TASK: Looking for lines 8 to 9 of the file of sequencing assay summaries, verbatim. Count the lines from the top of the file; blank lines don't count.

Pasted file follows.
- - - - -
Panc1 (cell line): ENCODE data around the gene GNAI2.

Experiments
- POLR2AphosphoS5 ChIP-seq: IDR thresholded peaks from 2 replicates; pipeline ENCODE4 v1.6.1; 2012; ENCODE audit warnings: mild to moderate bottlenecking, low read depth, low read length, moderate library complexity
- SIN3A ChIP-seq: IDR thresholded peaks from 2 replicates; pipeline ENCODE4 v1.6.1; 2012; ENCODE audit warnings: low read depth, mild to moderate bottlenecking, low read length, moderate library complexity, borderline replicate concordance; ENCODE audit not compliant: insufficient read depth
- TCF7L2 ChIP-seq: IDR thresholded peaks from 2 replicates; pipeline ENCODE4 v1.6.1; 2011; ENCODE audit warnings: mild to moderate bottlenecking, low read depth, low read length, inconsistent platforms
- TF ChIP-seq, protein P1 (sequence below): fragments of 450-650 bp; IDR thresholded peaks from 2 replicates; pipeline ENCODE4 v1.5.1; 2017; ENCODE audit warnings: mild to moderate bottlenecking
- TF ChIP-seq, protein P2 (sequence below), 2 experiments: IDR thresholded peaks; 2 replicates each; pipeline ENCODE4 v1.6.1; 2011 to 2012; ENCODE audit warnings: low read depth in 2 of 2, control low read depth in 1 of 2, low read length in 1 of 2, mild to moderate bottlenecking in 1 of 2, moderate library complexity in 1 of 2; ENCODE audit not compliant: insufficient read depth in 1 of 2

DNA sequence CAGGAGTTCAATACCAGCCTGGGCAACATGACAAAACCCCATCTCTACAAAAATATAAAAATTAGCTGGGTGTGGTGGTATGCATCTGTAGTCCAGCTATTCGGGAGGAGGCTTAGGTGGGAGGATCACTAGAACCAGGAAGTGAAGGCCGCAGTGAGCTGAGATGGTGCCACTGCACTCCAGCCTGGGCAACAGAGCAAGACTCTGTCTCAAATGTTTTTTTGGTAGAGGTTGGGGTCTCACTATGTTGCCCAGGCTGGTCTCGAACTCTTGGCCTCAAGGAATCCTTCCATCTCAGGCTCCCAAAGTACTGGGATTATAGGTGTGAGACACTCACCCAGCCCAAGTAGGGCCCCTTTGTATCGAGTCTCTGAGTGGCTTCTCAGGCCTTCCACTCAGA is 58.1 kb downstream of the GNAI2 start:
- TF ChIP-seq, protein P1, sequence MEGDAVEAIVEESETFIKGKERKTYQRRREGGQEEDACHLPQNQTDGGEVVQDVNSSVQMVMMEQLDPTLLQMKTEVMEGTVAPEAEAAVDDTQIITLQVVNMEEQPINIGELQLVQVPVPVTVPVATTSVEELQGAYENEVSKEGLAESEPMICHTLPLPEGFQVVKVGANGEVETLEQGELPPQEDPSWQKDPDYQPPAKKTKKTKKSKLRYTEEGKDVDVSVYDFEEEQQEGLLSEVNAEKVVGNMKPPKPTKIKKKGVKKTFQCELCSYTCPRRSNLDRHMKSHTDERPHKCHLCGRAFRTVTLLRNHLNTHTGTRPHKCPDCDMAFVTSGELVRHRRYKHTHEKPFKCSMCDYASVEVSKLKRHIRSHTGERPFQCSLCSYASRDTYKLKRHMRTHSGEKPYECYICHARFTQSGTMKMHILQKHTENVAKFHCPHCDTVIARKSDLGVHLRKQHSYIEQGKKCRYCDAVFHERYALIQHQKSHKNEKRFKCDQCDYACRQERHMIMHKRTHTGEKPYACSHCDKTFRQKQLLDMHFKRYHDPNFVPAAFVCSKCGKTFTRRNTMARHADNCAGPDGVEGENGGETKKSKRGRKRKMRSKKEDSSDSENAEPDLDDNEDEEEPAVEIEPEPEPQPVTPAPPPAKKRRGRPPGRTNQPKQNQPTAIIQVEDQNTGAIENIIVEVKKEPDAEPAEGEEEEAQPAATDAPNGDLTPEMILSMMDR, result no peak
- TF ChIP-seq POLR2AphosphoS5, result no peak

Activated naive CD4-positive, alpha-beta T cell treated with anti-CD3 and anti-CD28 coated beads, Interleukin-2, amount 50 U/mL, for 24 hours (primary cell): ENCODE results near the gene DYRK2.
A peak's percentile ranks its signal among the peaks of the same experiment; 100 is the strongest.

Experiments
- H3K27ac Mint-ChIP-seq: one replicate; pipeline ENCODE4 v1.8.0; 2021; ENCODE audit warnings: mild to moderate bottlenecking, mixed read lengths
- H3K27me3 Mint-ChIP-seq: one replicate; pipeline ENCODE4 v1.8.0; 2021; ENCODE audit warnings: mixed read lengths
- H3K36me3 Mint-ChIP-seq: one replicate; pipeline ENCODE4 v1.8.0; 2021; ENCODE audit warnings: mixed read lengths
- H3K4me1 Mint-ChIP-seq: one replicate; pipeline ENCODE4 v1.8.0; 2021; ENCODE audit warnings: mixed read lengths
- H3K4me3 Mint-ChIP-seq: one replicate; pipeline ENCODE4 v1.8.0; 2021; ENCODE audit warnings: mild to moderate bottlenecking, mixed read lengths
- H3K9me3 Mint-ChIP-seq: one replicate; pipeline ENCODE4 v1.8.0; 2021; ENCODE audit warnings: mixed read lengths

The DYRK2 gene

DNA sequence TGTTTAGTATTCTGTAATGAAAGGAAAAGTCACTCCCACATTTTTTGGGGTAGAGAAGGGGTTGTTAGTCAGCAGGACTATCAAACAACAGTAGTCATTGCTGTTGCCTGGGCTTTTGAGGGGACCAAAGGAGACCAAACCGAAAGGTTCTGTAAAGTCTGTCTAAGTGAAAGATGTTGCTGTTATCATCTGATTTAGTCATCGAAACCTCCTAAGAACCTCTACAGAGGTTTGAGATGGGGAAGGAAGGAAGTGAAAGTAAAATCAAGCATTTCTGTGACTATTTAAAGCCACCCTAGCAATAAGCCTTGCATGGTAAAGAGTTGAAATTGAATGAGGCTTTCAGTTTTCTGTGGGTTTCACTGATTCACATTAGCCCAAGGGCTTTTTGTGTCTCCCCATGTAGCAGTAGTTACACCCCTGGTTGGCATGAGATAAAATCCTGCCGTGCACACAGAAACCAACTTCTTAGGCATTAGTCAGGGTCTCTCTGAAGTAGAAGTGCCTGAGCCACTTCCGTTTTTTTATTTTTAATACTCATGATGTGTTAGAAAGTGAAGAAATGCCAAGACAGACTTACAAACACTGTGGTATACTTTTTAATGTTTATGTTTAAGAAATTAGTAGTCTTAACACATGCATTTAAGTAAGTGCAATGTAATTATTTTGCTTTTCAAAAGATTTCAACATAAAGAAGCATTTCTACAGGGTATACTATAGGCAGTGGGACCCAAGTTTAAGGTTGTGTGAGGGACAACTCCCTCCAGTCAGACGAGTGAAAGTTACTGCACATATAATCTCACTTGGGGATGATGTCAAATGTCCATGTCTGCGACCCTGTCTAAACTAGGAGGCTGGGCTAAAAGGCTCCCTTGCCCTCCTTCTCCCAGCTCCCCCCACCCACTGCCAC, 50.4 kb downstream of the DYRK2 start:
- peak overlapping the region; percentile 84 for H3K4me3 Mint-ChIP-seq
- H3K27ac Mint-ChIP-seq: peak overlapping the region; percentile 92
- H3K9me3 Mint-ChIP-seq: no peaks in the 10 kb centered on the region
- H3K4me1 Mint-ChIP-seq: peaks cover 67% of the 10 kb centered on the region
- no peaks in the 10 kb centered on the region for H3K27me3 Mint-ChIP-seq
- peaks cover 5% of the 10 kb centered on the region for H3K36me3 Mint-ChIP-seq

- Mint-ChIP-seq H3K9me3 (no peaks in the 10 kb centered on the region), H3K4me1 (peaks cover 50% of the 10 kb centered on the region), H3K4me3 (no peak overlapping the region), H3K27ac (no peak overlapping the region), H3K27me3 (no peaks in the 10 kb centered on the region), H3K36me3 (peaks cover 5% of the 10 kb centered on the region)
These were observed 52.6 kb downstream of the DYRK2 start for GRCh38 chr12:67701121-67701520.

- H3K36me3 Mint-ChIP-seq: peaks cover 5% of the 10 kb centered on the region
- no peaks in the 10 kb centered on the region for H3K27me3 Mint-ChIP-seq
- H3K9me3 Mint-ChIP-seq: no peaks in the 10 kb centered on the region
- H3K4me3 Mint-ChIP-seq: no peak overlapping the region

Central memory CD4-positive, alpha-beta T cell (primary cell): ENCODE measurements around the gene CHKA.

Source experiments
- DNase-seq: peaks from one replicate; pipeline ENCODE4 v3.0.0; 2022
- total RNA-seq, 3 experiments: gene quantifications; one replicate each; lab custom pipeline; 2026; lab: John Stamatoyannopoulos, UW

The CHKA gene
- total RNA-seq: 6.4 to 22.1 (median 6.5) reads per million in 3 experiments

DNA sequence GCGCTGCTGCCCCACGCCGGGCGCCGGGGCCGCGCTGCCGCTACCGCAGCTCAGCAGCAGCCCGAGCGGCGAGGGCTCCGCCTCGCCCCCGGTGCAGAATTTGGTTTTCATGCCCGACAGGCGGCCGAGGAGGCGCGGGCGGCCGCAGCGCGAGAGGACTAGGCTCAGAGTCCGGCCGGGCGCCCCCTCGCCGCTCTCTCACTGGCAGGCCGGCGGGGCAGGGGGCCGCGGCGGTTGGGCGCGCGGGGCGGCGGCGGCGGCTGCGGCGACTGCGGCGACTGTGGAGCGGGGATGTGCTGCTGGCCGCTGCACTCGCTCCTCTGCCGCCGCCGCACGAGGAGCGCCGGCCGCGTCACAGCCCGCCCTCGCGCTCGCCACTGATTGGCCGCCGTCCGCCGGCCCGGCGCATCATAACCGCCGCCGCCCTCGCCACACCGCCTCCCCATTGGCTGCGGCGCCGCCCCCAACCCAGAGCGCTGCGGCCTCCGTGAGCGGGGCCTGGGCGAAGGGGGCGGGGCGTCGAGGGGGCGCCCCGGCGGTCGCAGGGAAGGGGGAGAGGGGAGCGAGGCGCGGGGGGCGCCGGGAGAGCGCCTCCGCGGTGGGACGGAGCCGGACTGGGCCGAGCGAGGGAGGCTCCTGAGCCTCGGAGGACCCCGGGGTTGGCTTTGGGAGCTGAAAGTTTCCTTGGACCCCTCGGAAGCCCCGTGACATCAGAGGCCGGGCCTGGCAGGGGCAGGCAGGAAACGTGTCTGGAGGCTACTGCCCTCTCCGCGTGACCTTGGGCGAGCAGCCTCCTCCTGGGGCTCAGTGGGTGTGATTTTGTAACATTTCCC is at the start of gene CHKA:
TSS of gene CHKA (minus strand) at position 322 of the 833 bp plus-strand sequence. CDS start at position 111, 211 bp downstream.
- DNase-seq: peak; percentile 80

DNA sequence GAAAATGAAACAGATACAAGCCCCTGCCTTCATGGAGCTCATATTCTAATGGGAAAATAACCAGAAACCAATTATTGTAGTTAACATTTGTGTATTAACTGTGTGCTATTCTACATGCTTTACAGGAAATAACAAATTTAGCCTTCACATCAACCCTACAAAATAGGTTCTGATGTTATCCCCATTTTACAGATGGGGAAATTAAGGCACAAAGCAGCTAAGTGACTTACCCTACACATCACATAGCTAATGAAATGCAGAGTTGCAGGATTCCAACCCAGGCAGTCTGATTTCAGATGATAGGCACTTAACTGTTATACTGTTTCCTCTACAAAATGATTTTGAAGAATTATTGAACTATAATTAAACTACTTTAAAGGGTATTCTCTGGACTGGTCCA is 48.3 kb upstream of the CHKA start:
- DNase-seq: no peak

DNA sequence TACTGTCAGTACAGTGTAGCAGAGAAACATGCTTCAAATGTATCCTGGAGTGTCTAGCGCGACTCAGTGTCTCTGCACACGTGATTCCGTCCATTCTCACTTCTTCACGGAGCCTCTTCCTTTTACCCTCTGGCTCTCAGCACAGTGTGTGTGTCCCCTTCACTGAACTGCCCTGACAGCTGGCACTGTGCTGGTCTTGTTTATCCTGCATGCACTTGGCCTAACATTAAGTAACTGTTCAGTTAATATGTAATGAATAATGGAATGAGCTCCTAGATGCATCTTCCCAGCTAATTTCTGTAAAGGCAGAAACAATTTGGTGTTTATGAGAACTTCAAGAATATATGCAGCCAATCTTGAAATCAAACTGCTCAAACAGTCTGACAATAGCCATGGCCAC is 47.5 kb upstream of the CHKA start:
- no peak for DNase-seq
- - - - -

DNA sequence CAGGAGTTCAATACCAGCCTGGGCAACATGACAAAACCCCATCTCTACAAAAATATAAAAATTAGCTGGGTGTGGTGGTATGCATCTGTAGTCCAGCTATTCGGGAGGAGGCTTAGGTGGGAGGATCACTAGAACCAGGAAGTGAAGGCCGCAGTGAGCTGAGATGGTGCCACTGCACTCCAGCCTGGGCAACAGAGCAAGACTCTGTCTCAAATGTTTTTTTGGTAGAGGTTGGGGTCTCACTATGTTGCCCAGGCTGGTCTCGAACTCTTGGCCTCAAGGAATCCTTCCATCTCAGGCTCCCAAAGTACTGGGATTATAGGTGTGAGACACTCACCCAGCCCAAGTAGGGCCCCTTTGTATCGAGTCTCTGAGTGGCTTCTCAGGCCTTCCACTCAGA is 58.1 kb downstream of the GNAI2 start:
- TF ChIP-seq, protein P1, sequence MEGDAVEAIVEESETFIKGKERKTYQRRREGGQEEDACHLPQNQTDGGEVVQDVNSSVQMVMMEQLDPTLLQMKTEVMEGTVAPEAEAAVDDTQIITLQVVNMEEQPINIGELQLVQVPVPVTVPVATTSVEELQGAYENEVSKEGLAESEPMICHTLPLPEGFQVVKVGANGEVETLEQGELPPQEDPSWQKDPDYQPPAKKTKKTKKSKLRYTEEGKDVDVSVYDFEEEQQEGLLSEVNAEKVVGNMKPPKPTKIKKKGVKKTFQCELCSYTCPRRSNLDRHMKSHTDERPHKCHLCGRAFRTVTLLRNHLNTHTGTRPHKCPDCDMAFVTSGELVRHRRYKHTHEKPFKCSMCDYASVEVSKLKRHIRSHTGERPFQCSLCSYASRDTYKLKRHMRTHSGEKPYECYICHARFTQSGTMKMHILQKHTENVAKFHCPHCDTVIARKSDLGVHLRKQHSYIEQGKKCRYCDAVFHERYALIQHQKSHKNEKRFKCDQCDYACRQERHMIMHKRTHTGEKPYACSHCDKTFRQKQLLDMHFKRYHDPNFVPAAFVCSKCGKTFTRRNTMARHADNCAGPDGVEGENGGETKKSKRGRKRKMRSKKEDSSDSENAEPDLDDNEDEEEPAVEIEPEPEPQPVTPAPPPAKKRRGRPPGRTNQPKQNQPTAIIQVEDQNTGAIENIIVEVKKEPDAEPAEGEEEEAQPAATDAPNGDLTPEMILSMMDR, result no peak